Their fourth album sees Young Fathers continue to tread their unique, idiosyncratic path, with the results more invigorating than ever. The chemistry between Alloysious Massaquoi, Kayus Bankole and Graham Hastings is like little else in music, and their vocals weave in and out of each other through songs that are giddy and energetic (‘Rice’, ‘Drum’, ‘Sink or Swim’), dark and dangerous (‘I Saw’) and delicately beautiful (‘Tell Somebody’, ‘Geronimo’). “Life’s so boring when you’re already the best,” they sing on ‘Holy Moly’, instead more interested in “the story when you go beyond the edge”. To follow them on this expedition is simply thrilling.

Raye, My 21st Century Blues 

The road to releasing a debut album for Raye has been a long one. The London singer made headlines in 2021 when she alleged on social media that Polydor, her record label at the time, had been holding back her debut LP for seven years.

After an acrimonious split, Raye’s debut shows her off as a singularly brilliant British music talent. ‘Escapism’ is a tale of heartbreak wrapped in the shape of a pop banger, while ‘Oscar Winning Tears’ is a vocal-led epic that immediately puts her up there with the country’s best. Hers is a tale of triumph and a win for independent artists everywhere. 

Blur, The Ballad of Darren

From the off, The Ballad of Darren is defined by a deep sense of loss but proves to be all the more affecting for it. Albarn has been vague about the meaning, but a recent interview saw him subtly alluding to his separation from his long-time partner earlier this year. But even when the themes are heavy, songs like ‘St Charles Square’ zip along with the verve of Blur’s 90s anthemic highs. The sombre ‘Barbaric’, meanwhile, where Albarn discusses his split, is one of their most powerful songs. With their ninth album, Blur have managed to retain every ounce of the musicality that made them such a brilliant prospect in the first place.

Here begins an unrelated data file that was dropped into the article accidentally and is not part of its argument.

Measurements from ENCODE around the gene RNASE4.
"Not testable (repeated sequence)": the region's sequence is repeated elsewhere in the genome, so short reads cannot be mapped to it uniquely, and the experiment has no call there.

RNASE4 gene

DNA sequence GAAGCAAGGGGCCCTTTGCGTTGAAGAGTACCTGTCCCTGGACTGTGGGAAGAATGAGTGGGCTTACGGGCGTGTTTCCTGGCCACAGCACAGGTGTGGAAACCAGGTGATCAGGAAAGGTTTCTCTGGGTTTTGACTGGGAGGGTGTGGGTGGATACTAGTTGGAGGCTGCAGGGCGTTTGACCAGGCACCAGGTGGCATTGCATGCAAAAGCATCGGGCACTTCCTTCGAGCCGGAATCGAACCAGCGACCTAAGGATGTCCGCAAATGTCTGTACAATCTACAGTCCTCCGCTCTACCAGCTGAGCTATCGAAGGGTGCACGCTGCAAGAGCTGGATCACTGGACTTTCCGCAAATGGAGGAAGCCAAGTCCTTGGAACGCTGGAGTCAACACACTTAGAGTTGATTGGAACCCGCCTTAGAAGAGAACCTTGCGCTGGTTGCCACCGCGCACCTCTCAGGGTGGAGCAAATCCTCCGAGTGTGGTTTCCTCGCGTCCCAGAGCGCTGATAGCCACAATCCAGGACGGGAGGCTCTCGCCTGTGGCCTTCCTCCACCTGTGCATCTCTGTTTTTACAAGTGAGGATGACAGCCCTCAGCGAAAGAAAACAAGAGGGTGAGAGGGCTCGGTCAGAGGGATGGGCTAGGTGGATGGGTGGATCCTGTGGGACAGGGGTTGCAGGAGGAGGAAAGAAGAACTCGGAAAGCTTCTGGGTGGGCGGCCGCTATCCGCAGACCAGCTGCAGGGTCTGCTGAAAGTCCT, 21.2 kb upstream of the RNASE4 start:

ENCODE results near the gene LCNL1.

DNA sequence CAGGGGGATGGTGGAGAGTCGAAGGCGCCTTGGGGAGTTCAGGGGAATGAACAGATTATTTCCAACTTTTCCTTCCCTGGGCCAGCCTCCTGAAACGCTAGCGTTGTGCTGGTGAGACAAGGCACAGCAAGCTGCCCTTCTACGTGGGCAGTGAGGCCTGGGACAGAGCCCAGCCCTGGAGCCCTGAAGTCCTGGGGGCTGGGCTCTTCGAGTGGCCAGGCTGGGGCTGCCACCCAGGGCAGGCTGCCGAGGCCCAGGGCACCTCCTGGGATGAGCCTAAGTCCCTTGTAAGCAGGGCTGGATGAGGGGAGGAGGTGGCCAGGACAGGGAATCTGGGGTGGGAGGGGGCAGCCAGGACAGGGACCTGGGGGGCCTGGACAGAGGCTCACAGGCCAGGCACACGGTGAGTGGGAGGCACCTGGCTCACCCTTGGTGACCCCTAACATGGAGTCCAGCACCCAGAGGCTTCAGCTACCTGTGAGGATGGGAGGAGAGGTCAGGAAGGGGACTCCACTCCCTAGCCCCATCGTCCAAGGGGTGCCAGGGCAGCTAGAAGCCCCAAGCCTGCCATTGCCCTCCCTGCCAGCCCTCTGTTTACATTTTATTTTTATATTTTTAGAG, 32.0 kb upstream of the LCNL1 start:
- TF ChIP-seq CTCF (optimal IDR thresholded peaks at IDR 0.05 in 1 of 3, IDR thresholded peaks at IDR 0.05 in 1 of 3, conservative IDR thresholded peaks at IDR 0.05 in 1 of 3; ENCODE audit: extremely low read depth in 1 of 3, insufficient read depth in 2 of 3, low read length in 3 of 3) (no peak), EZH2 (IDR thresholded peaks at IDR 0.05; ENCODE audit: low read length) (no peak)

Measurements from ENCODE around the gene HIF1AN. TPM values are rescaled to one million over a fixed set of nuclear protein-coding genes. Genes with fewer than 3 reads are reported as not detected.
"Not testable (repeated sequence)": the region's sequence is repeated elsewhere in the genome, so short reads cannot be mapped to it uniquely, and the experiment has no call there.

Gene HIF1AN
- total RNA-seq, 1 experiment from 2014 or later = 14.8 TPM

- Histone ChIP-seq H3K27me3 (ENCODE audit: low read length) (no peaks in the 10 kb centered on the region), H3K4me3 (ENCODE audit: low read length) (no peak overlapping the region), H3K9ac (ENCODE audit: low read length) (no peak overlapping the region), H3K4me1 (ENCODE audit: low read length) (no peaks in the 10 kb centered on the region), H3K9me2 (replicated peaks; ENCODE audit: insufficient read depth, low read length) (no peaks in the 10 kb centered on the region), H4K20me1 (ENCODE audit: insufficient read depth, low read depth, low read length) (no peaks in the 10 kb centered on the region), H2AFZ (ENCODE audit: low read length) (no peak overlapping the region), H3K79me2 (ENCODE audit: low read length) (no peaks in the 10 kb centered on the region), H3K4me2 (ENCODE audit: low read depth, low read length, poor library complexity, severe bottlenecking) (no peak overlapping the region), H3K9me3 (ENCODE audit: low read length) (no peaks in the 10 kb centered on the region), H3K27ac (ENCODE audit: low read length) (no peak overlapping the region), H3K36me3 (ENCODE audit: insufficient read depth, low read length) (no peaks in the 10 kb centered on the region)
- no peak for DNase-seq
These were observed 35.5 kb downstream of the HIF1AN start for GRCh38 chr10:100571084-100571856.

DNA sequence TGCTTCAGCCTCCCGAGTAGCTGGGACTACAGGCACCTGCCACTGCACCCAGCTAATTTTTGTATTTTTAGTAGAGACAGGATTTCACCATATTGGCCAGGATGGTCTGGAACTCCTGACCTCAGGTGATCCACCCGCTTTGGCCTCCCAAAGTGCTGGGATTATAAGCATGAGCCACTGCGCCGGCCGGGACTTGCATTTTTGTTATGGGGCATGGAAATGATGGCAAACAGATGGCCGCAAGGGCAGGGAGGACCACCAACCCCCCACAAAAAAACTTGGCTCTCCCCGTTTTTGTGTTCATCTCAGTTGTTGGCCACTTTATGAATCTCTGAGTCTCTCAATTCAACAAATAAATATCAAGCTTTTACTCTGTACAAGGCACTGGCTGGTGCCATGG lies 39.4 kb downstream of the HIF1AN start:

Jorja Smith, Falling or Flying

When Jorja Smith released her debut album Lost & Found in 2018, it was clear that her talent could define British soul for the next decade. While that first record was full of sultry, one-tempo numbers, this second album sees her head off in a new direction entirely. There are bass drums and bone-rattling percussion on ‘Try Me’, while the Nia Archives-featuring ‘Little Things’ is up there as one of 2023’s club bangers. And there’s plenty for old-school fans too. Haunting ballad ‘Broken Is the Man’ shows off Smith’s stirring vocals, while break-up anthem ‘Backwards’ also hits hard. Having established a new and powerful sound, Smith is well on her way to becoming a voice of a generation.

J Hus, Beautiful and Brutal Yard

After three years of near silence, J Hus’s third album sees him return with a record that acknowledges his lofty place in UK rap. “They know I’m a Goat,” comes his not-so-subtle salvo on the opening track. A bold claim, perhaps, but one that he justifies throughout the record. Here is an album where sultry Afrobeats hits (‘Massacre’) sit naturally alongside party-starting tracks like the Drake-featuring ‘Who Told You’. Similarly, there are furious Drill flavours on ‘Nice Body’ (featuring Jorja Smith) and a club anthem in waiting on ‘Killy’. It’s great to have Hus back. 

Noel Gallagher’s High Flying Birds, Council Skies

“It’s going back to the beginning. Daydreaming, looking up at the sky and wondering about what life could be,” Noel Gallagher said earlier this year of Council Skies. His fourth album with High Flying Birds takes stock of his thrilling journey, resulting in some of the best songs of his solo career. There’s a touching conversation with his younger self on the psych-tinged ‘Easy Now’, while the title track drips with a 60s-esque continental swagger. When the solo material is as good as this, an Oasis reunion looks as far away as ever.